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The regular maintenance of gas chromatography components, including symptons, causes and remedies.
Laboratory instrument systems require regular maintenance for consistent and reliable results. In this month's "GC Connections", John Hinshaw addresses the regular maintenance of gas chromatography components that can become compromised in the course of normal use, including symptoms, causes and remedies.
Periodic maintenance is the mainstay of keeping laboratory instruments running at the peak of performance. Analysts can avoid many problems by proactive evaluation, repair and replacement of critical system components on a regular basis. The alternative of allowing contamination to build up, syringes to wear out, or septa to leak only results in increased down-time compared with a planned maintenance programme. Unplanned maintenance and repair is not predictable and, in my experience, most incidents such as this occur at the worst time.
Periodic maintenance procedures fall into two categories. First are those that should occur on a regular basis, for example, every six months. Second are those for which the frequency is determined by system usage characteristics (for example, to be performed every 200 injections) and usually set by the type of sample and its level of contamination; dirtier samples impose more frequent maintenance on syringes, inlets and the column entrance or retention gap. This instalment of "GC Connections" presents some recommended maintenance intervals and related suggestions for a number of the major components of a gas chromatography (GC) system. Table 1 lists maintenance items and both regular intervals as well as sample-based intervals. The suggestions in this column are not intended as a set of rules to be followed rigidly. Rather, the information should be considered as a partial list of items that should be subject to periodic maintenance. Each laboratory has different requirements, not all of which appear here. It's a good idea to review maintenance procedures as laboratory requirements and usage patterns change over time.
Table I: GC system maintenance items and suggested performance intervals.
Procedures that should be performed on a regular time basis include such simple things as straightening up the laboratory area, dusting behind instruments, archiving instrument logbooks, or defragmenting disk drives. Most laboratories run a fairly clean operation, although I've seen some remarkable exceptions in my travels. Usually, some dirt and grime will accumulate beneath instruments and computers or become trapped around gas lines and electrical cords. More seriously, a build-up of dirt on instrument cooling air intake vents and filters, on internal cooling fans and heat sinks, and around computer components eventually can compromise instrument operation. While it's simple enough to clean around the outside of instruments and computers, opening up the panels and clearing out the internal dust is another matter. Doing so exposes the inside of the instrument, or computer, to potential harm from static discharges, often found at the end of a vacuum cleaner hose, and also exposes untrained personnel to high voltages that might be present, in some cases even if the power is off and the AC line unplugged. Such operations are best left to trained service persons.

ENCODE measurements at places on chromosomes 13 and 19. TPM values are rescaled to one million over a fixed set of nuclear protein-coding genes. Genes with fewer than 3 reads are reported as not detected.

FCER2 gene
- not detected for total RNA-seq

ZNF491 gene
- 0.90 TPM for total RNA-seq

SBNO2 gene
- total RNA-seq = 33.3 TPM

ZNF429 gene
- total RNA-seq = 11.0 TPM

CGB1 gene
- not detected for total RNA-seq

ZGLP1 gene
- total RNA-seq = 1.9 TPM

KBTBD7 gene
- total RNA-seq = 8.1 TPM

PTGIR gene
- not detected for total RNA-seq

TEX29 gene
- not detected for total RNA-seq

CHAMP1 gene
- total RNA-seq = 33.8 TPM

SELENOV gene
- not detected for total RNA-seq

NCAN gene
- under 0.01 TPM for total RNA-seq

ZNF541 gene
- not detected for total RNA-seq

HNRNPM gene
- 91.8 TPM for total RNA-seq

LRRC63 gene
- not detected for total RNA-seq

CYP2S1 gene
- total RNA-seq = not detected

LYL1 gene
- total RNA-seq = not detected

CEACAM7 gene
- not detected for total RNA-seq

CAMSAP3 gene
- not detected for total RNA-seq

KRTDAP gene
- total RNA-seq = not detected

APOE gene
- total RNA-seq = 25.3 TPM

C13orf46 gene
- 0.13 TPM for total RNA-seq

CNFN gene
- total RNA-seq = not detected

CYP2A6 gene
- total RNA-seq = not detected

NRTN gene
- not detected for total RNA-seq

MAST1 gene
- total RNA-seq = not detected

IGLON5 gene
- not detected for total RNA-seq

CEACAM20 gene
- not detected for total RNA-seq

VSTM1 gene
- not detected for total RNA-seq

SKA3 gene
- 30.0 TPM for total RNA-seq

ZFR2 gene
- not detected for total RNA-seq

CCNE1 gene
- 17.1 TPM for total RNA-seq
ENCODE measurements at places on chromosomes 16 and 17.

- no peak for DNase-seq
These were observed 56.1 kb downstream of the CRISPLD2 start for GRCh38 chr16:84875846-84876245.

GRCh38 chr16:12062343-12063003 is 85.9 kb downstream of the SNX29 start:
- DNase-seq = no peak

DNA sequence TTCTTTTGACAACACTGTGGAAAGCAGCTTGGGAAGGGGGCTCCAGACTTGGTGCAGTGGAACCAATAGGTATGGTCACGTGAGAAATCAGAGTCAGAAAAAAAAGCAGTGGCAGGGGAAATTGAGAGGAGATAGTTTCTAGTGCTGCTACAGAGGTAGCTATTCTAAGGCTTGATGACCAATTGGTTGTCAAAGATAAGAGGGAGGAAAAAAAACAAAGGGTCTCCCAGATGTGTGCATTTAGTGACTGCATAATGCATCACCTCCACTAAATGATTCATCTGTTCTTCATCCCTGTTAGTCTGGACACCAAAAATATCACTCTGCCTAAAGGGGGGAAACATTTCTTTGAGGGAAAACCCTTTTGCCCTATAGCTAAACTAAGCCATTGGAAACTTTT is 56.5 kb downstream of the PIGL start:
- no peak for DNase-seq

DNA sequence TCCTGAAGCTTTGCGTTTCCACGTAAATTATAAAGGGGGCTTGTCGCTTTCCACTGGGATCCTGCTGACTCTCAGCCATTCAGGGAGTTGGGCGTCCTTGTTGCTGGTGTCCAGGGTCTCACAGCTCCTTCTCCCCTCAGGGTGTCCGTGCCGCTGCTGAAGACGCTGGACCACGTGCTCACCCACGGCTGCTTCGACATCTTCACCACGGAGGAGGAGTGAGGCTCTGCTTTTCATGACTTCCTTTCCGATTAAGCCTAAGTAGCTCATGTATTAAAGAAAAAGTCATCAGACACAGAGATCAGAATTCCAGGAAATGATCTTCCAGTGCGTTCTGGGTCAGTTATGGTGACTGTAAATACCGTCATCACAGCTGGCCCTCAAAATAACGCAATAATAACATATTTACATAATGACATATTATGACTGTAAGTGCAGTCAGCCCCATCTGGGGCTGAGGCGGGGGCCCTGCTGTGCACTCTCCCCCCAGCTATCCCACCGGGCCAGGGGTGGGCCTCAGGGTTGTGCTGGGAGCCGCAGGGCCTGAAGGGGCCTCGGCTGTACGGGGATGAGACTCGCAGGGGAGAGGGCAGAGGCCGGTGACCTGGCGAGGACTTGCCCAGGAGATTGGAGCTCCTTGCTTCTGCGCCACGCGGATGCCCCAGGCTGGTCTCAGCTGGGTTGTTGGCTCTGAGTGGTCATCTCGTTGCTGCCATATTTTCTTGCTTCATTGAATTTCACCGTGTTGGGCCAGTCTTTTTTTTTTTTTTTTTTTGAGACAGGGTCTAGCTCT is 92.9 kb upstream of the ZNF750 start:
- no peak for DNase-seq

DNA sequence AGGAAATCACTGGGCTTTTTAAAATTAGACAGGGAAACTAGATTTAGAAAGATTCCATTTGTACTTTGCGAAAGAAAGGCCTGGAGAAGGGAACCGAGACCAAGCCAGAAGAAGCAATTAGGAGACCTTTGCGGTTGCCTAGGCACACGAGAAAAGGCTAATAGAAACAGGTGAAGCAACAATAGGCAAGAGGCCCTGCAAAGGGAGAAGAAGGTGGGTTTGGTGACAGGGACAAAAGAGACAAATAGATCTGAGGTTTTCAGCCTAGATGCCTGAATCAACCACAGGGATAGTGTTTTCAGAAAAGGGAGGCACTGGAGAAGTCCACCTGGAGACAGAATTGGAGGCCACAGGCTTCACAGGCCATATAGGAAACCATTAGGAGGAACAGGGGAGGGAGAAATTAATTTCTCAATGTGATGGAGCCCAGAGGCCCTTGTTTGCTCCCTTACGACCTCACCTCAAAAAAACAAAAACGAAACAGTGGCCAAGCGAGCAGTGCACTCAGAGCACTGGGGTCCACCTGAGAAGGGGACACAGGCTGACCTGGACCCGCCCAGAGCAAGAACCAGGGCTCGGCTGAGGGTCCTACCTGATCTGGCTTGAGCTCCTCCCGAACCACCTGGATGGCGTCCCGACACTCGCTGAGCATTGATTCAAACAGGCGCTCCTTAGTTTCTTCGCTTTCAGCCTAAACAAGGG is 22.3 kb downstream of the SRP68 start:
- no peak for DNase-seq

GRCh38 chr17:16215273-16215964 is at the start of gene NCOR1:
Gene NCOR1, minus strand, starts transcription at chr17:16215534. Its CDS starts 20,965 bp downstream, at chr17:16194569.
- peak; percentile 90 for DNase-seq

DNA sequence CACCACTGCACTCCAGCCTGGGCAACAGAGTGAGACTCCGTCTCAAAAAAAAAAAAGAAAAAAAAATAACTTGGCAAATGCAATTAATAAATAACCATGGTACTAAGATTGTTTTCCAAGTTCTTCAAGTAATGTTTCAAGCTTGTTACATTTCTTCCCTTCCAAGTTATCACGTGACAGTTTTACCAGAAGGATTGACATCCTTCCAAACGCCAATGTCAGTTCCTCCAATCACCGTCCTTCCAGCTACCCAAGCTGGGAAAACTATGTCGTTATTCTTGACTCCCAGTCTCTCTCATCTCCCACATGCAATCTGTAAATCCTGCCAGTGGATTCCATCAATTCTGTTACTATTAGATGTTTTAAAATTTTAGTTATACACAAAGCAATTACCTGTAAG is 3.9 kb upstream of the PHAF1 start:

Certain pieces of equipment should be checked — and checked functionally where appropriate — every so often. Gas tank regulators, external gas lines and their fittings, gas generation equipment and the types or grades of gas in use should all be examined at least every three months. Verify that the carrier and detector gases are of the correct identity and grade. I once came upon a laboratory where the helium carrier gas cylinder had mistakenly been replaced with a nitrogen cylinder (in the US both have the same style high-pressure fitting), which resulted in some apparently mysterious chromatographic behaviour until the problem was discovered.
Leaks can develop in gas fittings as they are opened and resealed — for example, while replacing in-line gas filters. And speaking of gas filters, it's a good idea to label new filters as they are installed with the date and type of filter being put into use. Check each in-line gas union with a high sensitivity helium leak detector — they also react to hydrogen. Such a device won't pick up leaks in nitrogen or air lines, but I don't recommend using any kind of liquid leak solution. In these cases, a pressure drop test will reveal any gross leaks. Turn off the air or nitrogen carrier, detector, or make-up gas flow at each connected gas chromatograph, then close the gas tank high-pressure side regulator valve and wait 10–20 min. When the high-pressure valve at the tank is reopened, observe whether the high-pressure gauge reading jumps upward significantly. If so, then there is a downstream leak somewhere. I sometimes will repressurize the lines with helium just so that I can use the helium leak detector to pinpoint such a leak. Just remember to reconnect to the correct tank when you are ready to put the instrument back into service.